Surgical management of acute subdural hematoma: a comparison between decompressive craniectomy and craniotomy on patients treated from 2010 to the present in a single center.

 2018 Sep 25. doi: 10.23736/S0390-5616.18.04502-2. [Epub ahead of print]

Surgical management of acute subdural hematoma: a comparison between decompressive craniectomy and craniotomy on patients treated from 2010 to the present in a single center.

Abstract

BACKGROUND:

Acute subdural hematoma represents an important cause of disability and mortality. Its surgical treatment takes advantage of two surgical procedures: craniotomy and decompressive craniectomy, nevertheless the effectiveness of one procedure rather than the other is still debated. This study was conducted to identify which of the surgical procedures could provide better neurological outcome after traumatic acute subdural hematoma; as a secondary endpoint, the study tries to settle pre-operative prognostic factors useful to identify the most appropriate surgical technique for every specific patient and kind of trauma.

METHODS:

A retrospective analysis was performed on patients who underwent craniotomy or decompressive craniectomy between January 2010 and July 2017 at the Department of Neurosurgery of Umberto I Hospital in Rome. Ninty-four patients were selected and reviewing clinical records, pre-operative and post-operative’s data were collected (e.g. GCS, mechanism of trauma, CT findings, mortality rate, neurological outcome at discharge, mRS at 12 months). Data were analyzed using X2 test and the F test. The multivariate analysis was performed using a stepwise logistic regression. The analysis was carried out using SPSS software and a p value ≤ 0.05 was considered significant.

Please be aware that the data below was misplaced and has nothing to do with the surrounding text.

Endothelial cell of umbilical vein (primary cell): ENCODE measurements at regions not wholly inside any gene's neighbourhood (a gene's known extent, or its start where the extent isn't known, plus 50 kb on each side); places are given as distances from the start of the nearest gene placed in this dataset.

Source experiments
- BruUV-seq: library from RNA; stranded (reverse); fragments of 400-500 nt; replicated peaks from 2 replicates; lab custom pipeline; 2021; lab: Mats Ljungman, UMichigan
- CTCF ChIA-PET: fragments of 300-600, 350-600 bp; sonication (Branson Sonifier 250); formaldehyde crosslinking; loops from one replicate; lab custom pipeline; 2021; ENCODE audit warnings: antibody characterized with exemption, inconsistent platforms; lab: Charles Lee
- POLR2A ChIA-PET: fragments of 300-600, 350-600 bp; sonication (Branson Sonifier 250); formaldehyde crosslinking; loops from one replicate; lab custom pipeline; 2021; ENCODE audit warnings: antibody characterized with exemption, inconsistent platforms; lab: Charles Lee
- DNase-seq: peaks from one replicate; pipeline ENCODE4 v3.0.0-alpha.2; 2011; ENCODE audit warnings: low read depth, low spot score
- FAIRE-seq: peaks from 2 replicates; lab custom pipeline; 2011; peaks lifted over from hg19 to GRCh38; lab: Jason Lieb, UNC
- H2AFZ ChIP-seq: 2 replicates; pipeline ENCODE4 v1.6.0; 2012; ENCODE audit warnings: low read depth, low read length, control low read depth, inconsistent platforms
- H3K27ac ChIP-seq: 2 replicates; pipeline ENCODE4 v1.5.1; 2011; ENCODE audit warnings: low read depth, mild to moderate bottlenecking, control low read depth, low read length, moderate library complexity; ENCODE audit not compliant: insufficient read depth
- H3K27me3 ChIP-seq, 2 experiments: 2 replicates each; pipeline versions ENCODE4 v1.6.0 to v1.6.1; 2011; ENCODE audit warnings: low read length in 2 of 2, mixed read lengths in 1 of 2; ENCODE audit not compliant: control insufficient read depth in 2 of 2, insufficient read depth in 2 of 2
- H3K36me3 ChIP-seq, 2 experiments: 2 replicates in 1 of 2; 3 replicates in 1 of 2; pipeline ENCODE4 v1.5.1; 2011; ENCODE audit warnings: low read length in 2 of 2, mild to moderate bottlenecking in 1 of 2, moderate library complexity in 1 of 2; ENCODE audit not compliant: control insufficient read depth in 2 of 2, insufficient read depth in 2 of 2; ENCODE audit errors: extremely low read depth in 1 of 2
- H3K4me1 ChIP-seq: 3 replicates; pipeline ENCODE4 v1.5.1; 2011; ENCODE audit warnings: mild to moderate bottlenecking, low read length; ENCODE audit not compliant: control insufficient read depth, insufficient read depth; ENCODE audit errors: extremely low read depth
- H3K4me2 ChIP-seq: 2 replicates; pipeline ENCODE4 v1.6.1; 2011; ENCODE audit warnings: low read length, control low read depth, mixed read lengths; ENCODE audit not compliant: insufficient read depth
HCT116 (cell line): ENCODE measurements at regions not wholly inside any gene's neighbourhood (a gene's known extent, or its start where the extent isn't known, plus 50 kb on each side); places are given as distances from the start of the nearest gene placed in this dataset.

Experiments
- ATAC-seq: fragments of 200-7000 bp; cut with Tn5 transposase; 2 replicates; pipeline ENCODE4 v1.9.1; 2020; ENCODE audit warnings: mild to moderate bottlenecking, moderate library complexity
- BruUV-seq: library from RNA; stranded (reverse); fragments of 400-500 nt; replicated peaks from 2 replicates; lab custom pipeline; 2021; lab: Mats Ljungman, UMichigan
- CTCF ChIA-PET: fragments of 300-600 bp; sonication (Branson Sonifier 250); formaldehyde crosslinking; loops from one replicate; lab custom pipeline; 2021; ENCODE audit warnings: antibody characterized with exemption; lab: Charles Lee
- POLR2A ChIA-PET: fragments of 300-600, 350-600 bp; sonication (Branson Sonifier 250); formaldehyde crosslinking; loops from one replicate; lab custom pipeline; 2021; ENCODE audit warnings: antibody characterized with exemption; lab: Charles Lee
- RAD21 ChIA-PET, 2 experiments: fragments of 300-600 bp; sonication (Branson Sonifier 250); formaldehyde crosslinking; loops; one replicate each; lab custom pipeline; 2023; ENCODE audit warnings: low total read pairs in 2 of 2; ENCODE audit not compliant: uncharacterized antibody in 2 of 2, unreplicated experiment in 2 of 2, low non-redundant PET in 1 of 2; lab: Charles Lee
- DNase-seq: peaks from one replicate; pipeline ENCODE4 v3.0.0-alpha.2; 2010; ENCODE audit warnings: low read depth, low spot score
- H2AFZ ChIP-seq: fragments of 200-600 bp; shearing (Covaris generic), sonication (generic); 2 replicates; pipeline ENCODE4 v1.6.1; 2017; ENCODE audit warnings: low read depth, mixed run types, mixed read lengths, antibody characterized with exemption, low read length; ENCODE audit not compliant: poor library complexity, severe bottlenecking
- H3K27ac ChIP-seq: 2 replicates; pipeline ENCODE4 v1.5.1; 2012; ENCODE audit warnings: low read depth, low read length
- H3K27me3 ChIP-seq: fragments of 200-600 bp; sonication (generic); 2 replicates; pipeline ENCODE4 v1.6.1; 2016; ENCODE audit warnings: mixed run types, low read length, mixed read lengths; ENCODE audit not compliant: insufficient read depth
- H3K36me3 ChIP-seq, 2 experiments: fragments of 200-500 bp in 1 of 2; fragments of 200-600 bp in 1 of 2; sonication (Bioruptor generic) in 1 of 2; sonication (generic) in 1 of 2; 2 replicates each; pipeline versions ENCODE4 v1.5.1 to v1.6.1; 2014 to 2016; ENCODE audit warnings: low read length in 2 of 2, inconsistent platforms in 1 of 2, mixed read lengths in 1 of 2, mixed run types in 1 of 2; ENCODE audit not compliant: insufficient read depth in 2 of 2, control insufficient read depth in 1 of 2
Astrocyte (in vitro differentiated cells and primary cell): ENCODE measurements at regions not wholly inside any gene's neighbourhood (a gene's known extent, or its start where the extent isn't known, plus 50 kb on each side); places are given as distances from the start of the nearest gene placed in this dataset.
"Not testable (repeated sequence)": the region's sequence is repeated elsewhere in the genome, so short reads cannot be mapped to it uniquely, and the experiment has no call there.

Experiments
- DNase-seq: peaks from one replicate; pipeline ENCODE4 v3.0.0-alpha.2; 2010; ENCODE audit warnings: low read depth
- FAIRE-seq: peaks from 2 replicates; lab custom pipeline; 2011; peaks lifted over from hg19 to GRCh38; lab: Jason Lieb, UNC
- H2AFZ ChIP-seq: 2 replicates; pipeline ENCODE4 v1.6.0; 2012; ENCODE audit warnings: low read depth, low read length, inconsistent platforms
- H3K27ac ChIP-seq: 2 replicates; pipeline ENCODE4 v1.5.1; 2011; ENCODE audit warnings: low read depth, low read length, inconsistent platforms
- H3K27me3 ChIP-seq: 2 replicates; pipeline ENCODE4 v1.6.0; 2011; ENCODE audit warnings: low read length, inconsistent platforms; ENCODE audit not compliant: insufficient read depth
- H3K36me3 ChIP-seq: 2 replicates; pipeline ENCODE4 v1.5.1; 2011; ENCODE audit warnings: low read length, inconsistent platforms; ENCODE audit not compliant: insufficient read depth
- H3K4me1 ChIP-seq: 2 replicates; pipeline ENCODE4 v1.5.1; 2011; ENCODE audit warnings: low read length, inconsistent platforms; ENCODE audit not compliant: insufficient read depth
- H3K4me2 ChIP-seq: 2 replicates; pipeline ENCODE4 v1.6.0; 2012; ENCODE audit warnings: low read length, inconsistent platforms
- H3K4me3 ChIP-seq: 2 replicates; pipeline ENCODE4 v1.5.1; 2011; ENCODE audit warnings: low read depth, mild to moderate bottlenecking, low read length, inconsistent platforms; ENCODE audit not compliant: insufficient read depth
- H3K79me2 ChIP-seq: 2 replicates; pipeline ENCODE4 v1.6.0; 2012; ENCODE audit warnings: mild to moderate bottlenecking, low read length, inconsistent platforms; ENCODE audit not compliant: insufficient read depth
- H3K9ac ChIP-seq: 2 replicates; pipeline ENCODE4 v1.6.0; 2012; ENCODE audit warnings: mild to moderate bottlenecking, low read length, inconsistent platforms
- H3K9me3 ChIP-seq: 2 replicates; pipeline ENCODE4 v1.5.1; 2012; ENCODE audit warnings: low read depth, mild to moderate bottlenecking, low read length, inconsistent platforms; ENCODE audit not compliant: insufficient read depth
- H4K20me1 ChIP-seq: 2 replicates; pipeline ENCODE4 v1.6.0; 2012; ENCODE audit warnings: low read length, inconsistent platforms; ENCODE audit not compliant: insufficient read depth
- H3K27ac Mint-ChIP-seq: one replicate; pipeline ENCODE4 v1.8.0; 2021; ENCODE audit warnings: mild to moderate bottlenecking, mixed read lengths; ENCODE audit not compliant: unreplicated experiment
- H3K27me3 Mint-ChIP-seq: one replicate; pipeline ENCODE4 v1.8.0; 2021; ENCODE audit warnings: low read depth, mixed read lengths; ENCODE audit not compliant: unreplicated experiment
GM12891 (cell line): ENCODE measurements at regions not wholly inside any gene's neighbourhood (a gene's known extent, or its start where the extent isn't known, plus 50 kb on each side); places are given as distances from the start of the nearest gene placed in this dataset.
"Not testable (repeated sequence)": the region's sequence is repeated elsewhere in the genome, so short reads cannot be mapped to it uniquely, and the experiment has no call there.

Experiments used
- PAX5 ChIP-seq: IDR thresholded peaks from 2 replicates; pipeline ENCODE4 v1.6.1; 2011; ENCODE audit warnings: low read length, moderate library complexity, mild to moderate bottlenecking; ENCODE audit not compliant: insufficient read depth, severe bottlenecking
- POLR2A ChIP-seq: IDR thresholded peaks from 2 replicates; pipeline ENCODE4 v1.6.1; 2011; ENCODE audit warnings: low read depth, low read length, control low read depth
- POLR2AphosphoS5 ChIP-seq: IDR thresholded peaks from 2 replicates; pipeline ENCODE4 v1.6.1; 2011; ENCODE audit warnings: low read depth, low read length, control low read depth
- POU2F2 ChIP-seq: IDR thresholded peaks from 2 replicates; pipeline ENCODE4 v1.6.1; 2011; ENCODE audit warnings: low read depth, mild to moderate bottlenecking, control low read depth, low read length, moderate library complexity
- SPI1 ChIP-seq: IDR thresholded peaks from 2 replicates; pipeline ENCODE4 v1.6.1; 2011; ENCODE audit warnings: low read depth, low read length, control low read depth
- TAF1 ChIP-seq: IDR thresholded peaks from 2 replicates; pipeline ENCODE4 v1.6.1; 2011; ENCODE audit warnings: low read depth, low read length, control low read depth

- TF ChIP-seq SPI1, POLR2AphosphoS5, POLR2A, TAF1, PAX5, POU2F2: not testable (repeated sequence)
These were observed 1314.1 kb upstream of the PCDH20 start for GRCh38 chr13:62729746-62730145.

RESULTS:

On 94 patients 46.8% underwent decompressive craniectomy and 53.2% underwent craniotomy. The mortality rate was (53.2%); it was shown to be related to a GCS < 8 (p = 0.033) and to age > 60 years old (p = 0.0001). Decompressive craniectomy was performed most frequently for high energy trauma (p =0.006); the mean GCS at admission was 7.91 for decompressive craniectomy and 9.64 for craniotomy (p = 0.05). Patients who underwent decompressive craniectomy and survived surgery showed a better neurological outcome compared to those who underwent craniotomy (p = 0.009). The evaluation of mRS after 12 months didn’t show a statistically significant difference between the two groups.

CONCLUSIONS:

In case of high energy trauma and GCS ≤8 different neurosurgeons decided to perform most frequently decompressive craniectomy rather than craniotomy. Furthermore, even if not related to survival rate, decompressive craniectomy showed a better neurological outcome especially in patients with GCS ≤8 at admission. In conclusion, even if prospective studies are required, these results depict the current attitude about the choice between craniotomy and decompressive craniectomy.

PMID:

 

30259718

 

DOI:

 

10.23736/S0390-5616.18.04502-2

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